Above all, O’Mara highlights the profound role that the US government played in Silicon Valley’s rise. At the end of World War II, the region was still the sleepy, sun-drenched Santa Clara Valley, home to farms and orchards, an upstart Stanford University, and a scattering of small electronics and aerospace firms. Then came the space and arms races, given new urgency in 1957 with the launch of Sputnik, which suggested a serious Soviet advantage. Millions of dollars in government funding flooded technology companies and universities around the country. An outsize portion went to Northern California’s burgeoning tech industry, thanks in large part to Stanford’s far-sighted provost Frederick Terman, who reshaped the university into a hub for engineering and the applied sciences.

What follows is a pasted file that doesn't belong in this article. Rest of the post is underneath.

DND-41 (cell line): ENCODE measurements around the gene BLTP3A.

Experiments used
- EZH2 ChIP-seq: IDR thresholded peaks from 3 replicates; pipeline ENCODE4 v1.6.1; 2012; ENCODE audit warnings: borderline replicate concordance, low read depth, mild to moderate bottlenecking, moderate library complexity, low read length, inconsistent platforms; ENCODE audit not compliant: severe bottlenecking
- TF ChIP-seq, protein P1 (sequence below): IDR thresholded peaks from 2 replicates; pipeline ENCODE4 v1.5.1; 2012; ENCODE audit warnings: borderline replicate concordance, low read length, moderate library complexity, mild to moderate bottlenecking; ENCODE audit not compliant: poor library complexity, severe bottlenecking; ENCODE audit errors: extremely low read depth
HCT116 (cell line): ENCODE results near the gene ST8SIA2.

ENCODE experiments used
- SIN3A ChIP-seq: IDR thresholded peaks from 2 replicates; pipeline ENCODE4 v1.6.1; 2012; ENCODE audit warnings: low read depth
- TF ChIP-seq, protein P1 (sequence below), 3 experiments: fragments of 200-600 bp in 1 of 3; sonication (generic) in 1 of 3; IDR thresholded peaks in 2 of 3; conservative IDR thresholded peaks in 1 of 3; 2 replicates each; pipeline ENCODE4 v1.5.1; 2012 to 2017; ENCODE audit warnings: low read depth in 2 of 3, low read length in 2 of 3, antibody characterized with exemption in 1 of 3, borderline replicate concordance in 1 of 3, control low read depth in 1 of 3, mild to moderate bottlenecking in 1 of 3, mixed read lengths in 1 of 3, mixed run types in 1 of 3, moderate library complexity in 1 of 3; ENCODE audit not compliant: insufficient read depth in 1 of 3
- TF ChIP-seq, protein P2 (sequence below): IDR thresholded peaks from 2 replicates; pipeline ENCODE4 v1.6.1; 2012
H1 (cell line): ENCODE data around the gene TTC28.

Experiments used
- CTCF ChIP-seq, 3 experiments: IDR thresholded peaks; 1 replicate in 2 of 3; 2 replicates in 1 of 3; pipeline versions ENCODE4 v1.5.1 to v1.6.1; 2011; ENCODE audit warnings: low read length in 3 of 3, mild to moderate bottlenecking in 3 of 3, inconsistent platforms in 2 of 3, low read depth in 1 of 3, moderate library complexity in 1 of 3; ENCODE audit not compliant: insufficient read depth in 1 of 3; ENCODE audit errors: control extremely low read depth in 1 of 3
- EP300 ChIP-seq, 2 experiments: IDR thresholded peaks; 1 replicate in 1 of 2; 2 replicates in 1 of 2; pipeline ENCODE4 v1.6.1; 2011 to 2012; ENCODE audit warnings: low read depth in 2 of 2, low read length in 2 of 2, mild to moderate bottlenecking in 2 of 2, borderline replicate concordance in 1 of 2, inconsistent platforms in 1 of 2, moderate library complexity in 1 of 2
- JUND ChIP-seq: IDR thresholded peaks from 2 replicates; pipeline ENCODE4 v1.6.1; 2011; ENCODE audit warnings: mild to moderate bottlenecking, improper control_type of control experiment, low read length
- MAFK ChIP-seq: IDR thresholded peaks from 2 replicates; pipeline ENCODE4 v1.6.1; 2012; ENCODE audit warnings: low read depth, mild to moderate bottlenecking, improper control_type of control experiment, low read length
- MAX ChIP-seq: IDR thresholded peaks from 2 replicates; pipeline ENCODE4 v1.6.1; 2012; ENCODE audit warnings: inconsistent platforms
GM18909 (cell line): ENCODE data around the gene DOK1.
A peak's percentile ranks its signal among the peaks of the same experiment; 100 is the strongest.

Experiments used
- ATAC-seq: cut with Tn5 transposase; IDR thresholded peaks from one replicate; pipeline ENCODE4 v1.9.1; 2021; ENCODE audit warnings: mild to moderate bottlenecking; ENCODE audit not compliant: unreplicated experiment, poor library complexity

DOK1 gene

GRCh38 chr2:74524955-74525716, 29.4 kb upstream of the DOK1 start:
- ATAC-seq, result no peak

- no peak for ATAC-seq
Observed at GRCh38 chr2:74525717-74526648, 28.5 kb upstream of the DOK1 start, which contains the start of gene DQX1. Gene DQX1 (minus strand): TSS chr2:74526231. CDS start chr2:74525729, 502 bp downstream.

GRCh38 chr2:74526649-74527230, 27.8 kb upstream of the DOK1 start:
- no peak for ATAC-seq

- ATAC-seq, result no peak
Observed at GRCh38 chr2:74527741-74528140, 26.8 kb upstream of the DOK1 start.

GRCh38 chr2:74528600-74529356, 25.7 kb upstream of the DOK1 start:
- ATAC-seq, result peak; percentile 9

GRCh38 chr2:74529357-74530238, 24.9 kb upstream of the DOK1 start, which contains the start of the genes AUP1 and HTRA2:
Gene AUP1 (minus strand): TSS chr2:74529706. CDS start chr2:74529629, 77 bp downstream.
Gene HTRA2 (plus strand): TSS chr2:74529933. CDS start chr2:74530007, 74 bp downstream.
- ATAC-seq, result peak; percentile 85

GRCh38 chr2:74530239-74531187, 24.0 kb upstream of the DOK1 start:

But the role of public funding in the creation of Silicon Valley is not the big government success story a good liberal might be tempted to consider it. As O’Mara points out, during the Cold War American leaders deliberately pushed public funds to private industry rather than government programs because they thought the market was the best way to spur technological progress while avoiding the specter of centralized planning, which had come to smack of communist tyranny. In the years that followed, this belief in the market as the means to achieve the goals of liberal democracy spread to nearly every aspect of life and society, from public education and health care to social justice, solidifying into the creed we now call neoliberalism. As the role of the state was eclipsed by the market, Silicon Valley—full of brilliant entrepreneurs devising technologies that promised to revolutionize everything they touched—was well positioned to step into the void.